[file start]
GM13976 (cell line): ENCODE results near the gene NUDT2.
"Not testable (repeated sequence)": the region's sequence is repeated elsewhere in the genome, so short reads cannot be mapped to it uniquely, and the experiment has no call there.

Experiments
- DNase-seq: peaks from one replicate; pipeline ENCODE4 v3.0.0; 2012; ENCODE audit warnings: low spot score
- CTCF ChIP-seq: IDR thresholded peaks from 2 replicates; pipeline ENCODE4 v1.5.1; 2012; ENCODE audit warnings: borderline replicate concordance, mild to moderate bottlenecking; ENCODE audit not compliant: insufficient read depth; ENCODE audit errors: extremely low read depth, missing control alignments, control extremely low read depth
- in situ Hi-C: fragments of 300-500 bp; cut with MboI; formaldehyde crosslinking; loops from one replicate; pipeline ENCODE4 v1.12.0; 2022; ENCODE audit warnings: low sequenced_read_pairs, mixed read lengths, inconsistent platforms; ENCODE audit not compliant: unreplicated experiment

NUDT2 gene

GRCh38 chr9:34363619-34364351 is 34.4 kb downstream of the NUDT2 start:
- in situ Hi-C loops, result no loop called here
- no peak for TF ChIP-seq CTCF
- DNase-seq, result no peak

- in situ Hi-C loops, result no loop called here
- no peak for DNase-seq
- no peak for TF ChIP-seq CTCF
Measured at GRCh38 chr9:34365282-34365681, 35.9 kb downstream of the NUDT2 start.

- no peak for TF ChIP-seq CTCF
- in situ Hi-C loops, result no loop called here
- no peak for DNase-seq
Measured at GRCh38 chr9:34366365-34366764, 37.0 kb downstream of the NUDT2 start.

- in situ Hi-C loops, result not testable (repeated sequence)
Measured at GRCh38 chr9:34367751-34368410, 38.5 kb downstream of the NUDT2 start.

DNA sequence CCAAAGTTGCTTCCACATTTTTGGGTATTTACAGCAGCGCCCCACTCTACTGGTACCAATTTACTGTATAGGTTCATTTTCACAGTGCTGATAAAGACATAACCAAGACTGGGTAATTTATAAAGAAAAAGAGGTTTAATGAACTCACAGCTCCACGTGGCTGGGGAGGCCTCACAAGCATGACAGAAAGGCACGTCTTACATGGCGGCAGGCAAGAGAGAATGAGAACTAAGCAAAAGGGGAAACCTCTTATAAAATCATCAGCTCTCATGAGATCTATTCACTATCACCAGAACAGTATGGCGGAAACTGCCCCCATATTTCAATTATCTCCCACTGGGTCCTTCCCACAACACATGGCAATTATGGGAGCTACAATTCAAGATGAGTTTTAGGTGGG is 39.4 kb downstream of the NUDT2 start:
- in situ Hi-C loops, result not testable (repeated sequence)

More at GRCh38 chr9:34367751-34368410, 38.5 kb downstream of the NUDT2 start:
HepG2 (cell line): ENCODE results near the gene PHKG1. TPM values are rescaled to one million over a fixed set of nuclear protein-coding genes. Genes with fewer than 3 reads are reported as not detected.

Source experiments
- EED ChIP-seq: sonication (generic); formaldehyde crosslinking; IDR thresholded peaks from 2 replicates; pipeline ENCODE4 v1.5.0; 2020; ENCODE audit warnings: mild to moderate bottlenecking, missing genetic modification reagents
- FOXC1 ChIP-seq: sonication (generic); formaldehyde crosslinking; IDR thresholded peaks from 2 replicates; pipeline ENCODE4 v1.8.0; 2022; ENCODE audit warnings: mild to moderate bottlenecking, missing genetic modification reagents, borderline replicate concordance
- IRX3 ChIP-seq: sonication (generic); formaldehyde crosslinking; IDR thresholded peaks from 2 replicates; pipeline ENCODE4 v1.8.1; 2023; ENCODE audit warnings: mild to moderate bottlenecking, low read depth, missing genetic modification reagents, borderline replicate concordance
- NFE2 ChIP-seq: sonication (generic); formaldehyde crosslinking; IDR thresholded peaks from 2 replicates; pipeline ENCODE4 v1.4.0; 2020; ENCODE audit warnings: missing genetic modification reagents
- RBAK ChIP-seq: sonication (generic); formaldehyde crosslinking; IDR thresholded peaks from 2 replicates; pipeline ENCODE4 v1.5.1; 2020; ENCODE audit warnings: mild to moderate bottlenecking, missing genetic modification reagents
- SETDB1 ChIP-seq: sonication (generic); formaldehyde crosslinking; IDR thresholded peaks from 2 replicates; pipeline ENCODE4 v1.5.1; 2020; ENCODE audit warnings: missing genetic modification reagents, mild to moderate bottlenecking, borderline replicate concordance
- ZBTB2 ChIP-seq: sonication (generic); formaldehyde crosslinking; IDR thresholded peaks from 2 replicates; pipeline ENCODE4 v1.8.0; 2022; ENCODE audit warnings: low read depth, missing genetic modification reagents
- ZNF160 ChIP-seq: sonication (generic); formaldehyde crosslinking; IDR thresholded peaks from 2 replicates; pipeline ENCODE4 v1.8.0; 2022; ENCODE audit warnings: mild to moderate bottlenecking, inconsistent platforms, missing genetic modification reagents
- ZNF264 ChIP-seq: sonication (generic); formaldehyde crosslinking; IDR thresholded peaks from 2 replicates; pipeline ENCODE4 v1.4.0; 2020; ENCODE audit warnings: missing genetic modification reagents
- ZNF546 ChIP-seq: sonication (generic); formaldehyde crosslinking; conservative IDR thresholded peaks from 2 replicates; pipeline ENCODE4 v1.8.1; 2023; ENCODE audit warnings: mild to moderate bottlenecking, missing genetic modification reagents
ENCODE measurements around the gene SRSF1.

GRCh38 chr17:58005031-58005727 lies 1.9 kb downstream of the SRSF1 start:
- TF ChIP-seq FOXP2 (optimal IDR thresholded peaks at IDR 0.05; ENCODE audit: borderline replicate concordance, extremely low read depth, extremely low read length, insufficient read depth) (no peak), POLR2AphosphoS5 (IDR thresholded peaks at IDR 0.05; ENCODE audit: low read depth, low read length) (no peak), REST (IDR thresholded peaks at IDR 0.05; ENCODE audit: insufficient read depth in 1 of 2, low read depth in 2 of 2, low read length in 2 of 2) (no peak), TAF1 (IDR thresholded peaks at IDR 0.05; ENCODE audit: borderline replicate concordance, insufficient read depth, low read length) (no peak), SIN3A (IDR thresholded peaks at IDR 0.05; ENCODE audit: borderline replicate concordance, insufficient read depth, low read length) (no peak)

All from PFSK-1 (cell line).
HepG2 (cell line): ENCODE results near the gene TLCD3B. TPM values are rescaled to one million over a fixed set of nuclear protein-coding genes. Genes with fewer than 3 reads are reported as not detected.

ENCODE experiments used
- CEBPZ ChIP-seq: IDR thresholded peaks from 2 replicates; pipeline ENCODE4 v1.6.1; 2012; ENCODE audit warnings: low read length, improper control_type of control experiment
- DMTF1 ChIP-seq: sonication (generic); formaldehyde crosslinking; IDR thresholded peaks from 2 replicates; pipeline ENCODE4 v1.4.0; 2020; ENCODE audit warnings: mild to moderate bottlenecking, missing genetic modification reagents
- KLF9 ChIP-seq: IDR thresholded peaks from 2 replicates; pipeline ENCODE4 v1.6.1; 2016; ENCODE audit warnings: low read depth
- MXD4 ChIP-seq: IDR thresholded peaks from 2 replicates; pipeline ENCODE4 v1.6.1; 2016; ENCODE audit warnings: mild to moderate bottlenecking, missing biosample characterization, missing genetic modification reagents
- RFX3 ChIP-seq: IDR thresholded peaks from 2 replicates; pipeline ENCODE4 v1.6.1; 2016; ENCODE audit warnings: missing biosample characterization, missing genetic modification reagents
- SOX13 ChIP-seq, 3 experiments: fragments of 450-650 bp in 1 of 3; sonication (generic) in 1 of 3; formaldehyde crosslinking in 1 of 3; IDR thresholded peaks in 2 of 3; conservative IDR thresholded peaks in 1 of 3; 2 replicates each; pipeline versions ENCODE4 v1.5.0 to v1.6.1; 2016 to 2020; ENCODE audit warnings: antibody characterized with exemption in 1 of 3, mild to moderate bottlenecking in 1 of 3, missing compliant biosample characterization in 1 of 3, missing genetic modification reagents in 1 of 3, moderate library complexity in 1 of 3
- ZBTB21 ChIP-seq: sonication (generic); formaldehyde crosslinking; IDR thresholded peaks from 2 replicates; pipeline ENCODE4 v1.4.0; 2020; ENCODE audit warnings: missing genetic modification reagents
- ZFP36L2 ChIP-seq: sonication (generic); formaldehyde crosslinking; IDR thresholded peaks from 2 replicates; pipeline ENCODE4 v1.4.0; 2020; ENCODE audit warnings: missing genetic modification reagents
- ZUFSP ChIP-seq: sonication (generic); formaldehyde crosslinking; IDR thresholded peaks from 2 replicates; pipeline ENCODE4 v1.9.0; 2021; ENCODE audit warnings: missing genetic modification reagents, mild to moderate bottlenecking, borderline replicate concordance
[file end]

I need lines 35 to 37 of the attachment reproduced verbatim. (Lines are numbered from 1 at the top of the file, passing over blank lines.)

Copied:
- ZNF264 ChIP-seq: sonication (generic); formaldehyde crosslinking; IDR thresholded peaks from 2 replicates; pipeline ENCODE4 v1.4.0; 2020; ENCODE audit warnings: missing genetic modification reagents
- ZNF546 ChIP-seq: sonication (generic); formaldehyde crosslinking; conservative IDR thresholded peaks from 2 replicates; pipeline ENCODE4 v1.8.1; 2023; ENCODE audit warnings: mild to moderate bottlenecking, missing genetic modification reagents
ENCODE measurements around the gene SRSF1.